A Staged Murder
by Jo A. Hiestand
Bonfire Night! The four hundred-year-old tradition of burning the straw effigy is beginning in Upper Kingsleigh, England. The torch extends… But it’s no mock figure at the end of the rope; it’s the body of a man, an American tourist. Brenna Taylor, Derbyshire C.I.D., is assigned to the case on a team of detectives under Detective-Chief Inspector Geoffrey Graham. It is the chance Brenna has been waiting for, and she is anxious to impress him.
Most villagers suspect an outsider as the killer. But when the frost-covered body of a resident is discovered, apprehension shifts and suspects multiply. Among them are the American’s brother-in-law, still angry over his sister’s death; the husband, who fears his wife will desert him for the American; the inebriated, penniless uncle, who clings to his nephew’s fortune tighter than a cork in a wine bottle. Then Brenna becomes the target of a series of frightening pranks–the work of a harassing male colleague, or a deadly warning to leave the case? Her hunt is personal now.
When I tried to interview him after lunch, I discovered Uncle Gilbert had forsaken the whiskey bottle Monday afternoon for his lithium salts. It was his normal antidote for the attacks of manic-depression that cyclically claimed him. He was not altogether good at remembering to take his medicine. And right now he was not good at remembering much about the previous evening. He’d taken a nap after downing a substantial liquid lunch, but now sat on the edge of his bed, his feet dangling over the side, his body in rumpled shirt and trousers, and half-listened to his nephew. It was obviously still too early to think. Besides it probably hurt his head.
“You bleeding berk!” Arthur yelled. “You’re looking at a murder charge!”
Gilbert blinked stupidly at Arthur, hearing the words and the wrath behind them, yet not comprehending what he had done to warrant such an outburst. He asked again whom he had murdered.
“That American tourist,” Arthur snapped, forgetting I hovered in the open doorway just behind him. “You were more awake when you went out this morning than you are now. Snap out of it!”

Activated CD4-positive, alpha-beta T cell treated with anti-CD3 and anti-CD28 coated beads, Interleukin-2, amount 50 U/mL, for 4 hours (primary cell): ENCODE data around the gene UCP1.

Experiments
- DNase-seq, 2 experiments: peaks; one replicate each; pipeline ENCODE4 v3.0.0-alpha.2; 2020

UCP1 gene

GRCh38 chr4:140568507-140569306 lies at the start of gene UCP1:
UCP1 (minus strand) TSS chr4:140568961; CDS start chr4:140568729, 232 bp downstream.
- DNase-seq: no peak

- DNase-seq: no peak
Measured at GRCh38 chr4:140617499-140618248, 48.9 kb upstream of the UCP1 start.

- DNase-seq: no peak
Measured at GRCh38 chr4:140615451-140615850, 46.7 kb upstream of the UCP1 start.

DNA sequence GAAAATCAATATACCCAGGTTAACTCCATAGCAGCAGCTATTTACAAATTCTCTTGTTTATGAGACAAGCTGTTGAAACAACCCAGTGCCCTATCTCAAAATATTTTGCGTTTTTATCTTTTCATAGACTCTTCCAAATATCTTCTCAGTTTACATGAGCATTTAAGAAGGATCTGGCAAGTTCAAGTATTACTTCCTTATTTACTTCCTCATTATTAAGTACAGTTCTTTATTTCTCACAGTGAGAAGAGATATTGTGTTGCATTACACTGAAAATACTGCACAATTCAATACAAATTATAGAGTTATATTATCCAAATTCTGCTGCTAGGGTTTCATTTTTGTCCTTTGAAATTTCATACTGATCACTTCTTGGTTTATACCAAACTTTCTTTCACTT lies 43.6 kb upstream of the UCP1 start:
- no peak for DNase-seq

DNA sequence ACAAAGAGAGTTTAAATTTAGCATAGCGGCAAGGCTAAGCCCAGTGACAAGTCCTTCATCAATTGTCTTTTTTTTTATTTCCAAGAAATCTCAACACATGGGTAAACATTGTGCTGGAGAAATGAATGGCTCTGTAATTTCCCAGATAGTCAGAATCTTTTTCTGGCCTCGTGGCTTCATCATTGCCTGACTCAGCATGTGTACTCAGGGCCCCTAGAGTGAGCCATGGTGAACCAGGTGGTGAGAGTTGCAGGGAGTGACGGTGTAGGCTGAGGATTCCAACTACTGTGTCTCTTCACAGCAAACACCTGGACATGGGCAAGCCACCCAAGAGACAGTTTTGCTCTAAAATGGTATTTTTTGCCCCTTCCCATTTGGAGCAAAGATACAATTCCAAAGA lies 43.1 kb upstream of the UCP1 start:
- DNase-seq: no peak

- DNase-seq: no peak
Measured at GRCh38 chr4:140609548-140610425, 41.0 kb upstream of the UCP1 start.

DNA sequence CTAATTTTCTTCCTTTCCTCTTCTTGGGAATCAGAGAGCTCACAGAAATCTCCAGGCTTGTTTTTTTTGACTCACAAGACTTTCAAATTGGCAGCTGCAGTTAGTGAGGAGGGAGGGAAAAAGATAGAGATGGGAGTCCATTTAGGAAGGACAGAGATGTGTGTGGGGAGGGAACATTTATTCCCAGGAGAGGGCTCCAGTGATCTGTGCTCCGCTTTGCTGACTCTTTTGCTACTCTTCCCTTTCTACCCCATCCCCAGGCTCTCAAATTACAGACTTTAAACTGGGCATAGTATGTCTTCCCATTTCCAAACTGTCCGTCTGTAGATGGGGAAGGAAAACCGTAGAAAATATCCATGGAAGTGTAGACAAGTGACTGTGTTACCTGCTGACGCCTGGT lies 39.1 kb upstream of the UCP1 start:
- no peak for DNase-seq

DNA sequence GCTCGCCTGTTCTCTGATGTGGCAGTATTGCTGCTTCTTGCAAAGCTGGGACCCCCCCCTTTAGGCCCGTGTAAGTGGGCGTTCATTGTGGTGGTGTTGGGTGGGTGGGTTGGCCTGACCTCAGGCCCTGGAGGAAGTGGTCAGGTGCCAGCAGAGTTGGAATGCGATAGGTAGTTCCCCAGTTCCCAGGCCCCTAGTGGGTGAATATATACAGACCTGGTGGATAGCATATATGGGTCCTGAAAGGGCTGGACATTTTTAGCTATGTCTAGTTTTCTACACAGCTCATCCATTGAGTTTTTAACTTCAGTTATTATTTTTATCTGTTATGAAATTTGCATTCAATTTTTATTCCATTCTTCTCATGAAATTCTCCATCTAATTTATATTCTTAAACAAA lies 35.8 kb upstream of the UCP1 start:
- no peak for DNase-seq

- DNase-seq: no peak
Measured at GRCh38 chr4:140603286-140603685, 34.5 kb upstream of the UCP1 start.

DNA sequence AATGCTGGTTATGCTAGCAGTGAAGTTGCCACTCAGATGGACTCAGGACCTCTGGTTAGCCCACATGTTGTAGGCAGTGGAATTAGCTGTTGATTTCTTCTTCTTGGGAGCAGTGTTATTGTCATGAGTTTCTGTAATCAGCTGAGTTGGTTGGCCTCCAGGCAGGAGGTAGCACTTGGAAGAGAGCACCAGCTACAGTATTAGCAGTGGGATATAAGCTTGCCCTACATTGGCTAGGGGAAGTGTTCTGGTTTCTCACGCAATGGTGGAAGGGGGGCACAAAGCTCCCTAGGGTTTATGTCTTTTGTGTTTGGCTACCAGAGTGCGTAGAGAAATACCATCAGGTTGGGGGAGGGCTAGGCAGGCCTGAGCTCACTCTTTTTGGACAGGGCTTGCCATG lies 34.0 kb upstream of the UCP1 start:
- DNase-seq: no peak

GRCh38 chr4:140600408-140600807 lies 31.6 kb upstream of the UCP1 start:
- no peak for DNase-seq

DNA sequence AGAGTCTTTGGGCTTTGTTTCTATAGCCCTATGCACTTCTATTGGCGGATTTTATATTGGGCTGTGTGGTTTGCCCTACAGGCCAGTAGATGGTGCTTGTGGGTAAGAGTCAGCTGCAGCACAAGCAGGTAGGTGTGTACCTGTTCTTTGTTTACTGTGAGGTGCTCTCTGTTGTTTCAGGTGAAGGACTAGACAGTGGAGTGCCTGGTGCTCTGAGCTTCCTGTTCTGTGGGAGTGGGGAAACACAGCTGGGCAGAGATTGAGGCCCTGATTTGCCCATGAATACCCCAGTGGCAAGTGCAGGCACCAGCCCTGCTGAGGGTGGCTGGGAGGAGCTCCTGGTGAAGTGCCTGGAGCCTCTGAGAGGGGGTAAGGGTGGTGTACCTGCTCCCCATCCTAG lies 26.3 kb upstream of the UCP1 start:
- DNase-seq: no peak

Uncle Gilbert sagged against the pockmarked headboard, the pillow puffing out on each side of him like whipped cream oozing from a cream puff. His eyes tried to determine from his nephew’s face what his ears couldn’t, for he stared at Arthur. “Don’t yell at me, laddie. I’m under a lot of stress. I’ll forget to take my medicine.” He didn’t have to enumerate what that might cause. Evidently they both knew.
“You’re under stress? Hell, what about me? What about this nose-above-water establishment? If many more guests check out and the business should fold—”
Gilbert groaned and pulled the sheet up to his neck. His fingers gripped the fabric as though he needed the tactile assurance that he and Arthur weren’t players in one of his alcoholic nightmares. He squinted at Arthur, who was pacing the floor and coaxing all types of groans and creaks from the wooden floorboards. Yet there was something surreal about the scene, something Max Ernst might paint.
Arthur stopped his pacing and turned to me. “Honestly, Sergeant, the man’s more of a nuisance than he’s worth at times. But what can I do? He’s family and I love him.”
I said I’d known many similar situations.
Arthur glared again at his uncle, evidently short on sympathy. “Where were you last night? The Sergeant wants to know. And so do I. I didn’t see you all yesterday afternoon, and you weren’t at evening tea. Byron said you were at the bonfire. Where’d you go afterwards? I didn’t hear you come in.”
Gilbert pulled the sheet tighter, shielding himself from Arthur’s verbal battery. “Art, why all the questions? Slow down, slow down! Where was I, when did I come home… What’s so important? Why did you wake me from my nap? I need my sleep.”
“You need your sleep like you need another drink.”
My Review: I love the idea for this book, a female detective looking to prove herself. The writing is engaging and draws you in. I also love that it’s not set in America. It’s nice to be transported out of the states every once in a while. The mystery is well done, and if you like mysteries then I think you will enjoy this book.
AUTHOR Bio and Links:
A month-long trip to England during her college years introduced Jo to the joys of Things British. Since then, she has been lured back nearly a dozen times, and lived there during her professional folksinging stint. This intimate knowledge of Britain forms the backbone of the Peak District mystery series.
Jo’s insistence for accuracy–from police methods and location layout to the general “feel” of the area–has driven her innumerable times to Derbyshire for research. These explorations and conferences with police friends provide the detail filling the books.
In 1999 she returned to Webster University to major in English. She graduated in 2001 with a BA degree and departmental honors.
Jo founded the Greater St. Louis Chapter of Sisters in Crime, serving as its first president. Besides her love of mysteries and early music, she also enjoys photography, reading, creating recipes, and her backyard wildlife. Her cat, Tennyson, shares her St. Louis home.
BOOK WILL BE $0.99 DURING THE TOUR
GIVEAWAY INFORMATION and RAFFLECOPTER CODE
Jo will be awarding a handmade lapis lazuli necklace on a bamboo cord to a randomly drawn winner via rafflecopter during the tour – International giveaway. The cord is adjustable and the necklace is comprised of three stones ranging in length from 1 5/8″ to 2 1/8″. (It’s like the one Brenna Taylor in the book wears)
Sign up for her newsletter at http://authorloranahoopes.site123.me/